Diapers for Dogs and Cats: A Pet Parents®Review

FTC Disclosure: This post was sponsored by Pet Parents®. We were given a sample product as well as financial compensation to review it. All opinions are our own and we only write about products we think our readers should know about. CatInTheFridge.com does not receive any financial compensation from the sales of these products nor are we compensated if you click through to the company’s links.

Dear Readers,

Today, I, Pinkle (also known as Sprinkle), am here to discuss with you a rather heavy topic. You see, there comes a time in some cats’ lives where they need a little extra help. Such a time has come upon my oldest brother Niles. He has, shall we say, been dropping the water balloons where he ought not to be doing so. Pet Parents® noticed our last post about living with a 19 year old cat and approached us about trying out a product to help curb Niles’ urge to, shall we say, leak information about his whereabouts. It seems he’s especially fond of the office carpet, under the piano, and directly in front of the litter box. Alana decided to take them up on the suggestion and accepted – I’ll just come out and say it – Diapers.

Niles has diapers.

I’ll give you a moment to absorb.

Louie absorbing the info, much like a diaper.

Alana discussed the idea with me, as she does all of her ideas, and we, as a team, decided that it would be worth a try. Now, Pet Parents offers diapers that come in sets of three for both cats and dogs, in a variety of colors. They also come in the same package, so don’t be alarmed if you order “Cat” and get “Dog.” They have assured me they are the same product.

pet parents brand dog diapers

“Dog” Diapers. It’s ok. “Cats” aren’t feeling left out, or anything.

I decided that we needed to get some statement diapers to go along with Niles’ dark complexion, and so we ordered the Princess Pack.

pet parents brand diapers

The Princess Colors

Sure, we could have gone with Black or Natural, but where’s the fun in that? And now, let us begin our review:

The Plan: Niles doesn’t ALWAYS pee on the floor, so we decided he wouldn’t always have to wear the diapers. His main M.O. is to pee when Alana is in another room at home, so he will be wearing the diapers at those times.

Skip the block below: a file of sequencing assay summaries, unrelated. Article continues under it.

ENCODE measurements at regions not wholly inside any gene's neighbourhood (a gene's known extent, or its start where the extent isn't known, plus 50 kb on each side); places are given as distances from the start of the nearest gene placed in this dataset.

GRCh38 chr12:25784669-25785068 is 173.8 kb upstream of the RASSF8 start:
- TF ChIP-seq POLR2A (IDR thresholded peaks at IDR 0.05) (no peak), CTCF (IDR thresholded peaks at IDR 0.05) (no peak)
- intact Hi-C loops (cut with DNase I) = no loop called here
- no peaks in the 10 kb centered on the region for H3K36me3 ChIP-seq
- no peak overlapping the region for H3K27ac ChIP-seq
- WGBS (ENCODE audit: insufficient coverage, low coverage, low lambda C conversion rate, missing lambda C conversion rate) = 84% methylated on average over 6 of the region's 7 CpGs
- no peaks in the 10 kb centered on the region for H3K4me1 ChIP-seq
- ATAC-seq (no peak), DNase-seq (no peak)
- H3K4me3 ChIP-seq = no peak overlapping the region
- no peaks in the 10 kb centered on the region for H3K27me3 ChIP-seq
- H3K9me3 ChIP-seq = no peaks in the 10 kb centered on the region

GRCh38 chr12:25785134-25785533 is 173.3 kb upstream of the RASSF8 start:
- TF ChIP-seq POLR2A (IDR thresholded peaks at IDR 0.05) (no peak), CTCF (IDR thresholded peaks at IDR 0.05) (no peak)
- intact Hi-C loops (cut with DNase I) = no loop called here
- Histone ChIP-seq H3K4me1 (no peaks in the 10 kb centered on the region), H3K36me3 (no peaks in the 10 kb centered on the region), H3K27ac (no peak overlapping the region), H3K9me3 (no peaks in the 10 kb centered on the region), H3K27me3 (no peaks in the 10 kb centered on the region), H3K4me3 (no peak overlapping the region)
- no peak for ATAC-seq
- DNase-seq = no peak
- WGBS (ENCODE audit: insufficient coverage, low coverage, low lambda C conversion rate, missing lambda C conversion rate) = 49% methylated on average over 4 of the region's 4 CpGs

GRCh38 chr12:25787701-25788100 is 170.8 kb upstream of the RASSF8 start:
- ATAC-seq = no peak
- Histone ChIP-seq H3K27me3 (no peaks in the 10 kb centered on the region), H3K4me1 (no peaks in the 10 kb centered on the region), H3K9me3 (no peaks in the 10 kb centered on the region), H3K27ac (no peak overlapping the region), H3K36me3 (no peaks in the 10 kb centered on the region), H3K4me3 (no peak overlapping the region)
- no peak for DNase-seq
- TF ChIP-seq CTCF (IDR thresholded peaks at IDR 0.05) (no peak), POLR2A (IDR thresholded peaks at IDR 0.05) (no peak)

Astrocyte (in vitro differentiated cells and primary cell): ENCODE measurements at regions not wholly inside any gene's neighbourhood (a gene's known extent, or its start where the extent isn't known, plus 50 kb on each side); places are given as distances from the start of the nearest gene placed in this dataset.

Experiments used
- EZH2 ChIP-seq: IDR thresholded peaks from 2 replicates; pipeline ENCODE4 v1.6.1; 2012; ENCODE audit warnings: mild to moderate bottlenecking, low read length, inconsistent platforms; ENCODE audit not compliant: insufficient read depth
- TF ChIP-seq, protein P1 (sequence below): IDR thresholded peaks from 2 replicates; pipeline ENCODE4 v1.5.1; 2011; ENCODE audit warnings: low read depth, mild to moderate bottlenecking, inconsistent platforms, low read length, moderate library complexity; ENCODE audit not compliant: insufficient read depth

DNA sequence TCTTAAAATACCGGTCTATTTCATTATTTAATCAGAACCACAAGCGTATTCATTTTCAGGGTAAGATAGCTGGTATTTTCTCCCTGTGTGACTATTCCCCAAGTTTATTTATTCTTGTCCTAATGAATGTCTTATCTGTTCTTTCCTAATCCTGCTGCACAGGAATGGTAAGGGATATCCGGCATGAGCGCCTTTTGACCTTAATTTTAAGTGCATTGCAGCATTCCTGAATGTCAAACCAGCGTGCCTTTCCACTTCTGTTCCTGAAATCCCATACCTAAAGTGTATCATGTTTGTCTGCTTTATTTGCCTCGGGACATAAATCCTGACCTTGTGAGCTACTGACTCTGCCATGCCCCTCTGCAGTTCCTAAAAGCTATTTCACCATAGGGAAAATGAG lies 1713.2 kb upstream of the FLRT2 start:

The Implementation: It was a little hard to get the diapers on Niles and took a team of two (I stepped back so as not to get accidentally wet) but, once they were on, Niles went with the flow. He was able to walk around with them without incident. He napped in them, ate in them, and generally had no mobility problems while wearing them. He did not, however, pee in them. However, he also didn’t pee on the floor, so that’s a win.

Some Concerns: We had a few concerns that the company addressed for us. Here they are, with a response from Pet Parents®:

Q: Have you had any reports of cats refusing to pee BECAUSE they are wearing the diaper?

A: Some pets are hesitant to pee in the diapers, especially if they aren’t used to them quite yet! It can take some getting used to. But to answer your question straight-forward, no, we have not had any reports of this issue from our customers.

Q:  Are there any concerns with cats that they would hold it for overly long periods of time while wearing the diapers?

A: We haven’t heard any negative feedback from our customers on having issues with cats not holding it in for too long, so it has not been a concern – but just like with anything new, it’s important to observe and pay attention to how your pet is reacting to the new adjustment.

Q: Do you recommend any kind of acclimation period of a few minutes a day to get them used to them before leaving them on all day?

A:  It depends on the pet and their initial reaction to the diaper. No one knows their fur-baby better than the owner so just watch their reaction and maybe slowly introduce them to the diaper, if needed.

Q: Are there any safety issues reported with a pet wearing it while you’re not around?
A: We have not had any reported problems of our diapers being a safety hazard as a lot of customers use them specifically for when they are not at home!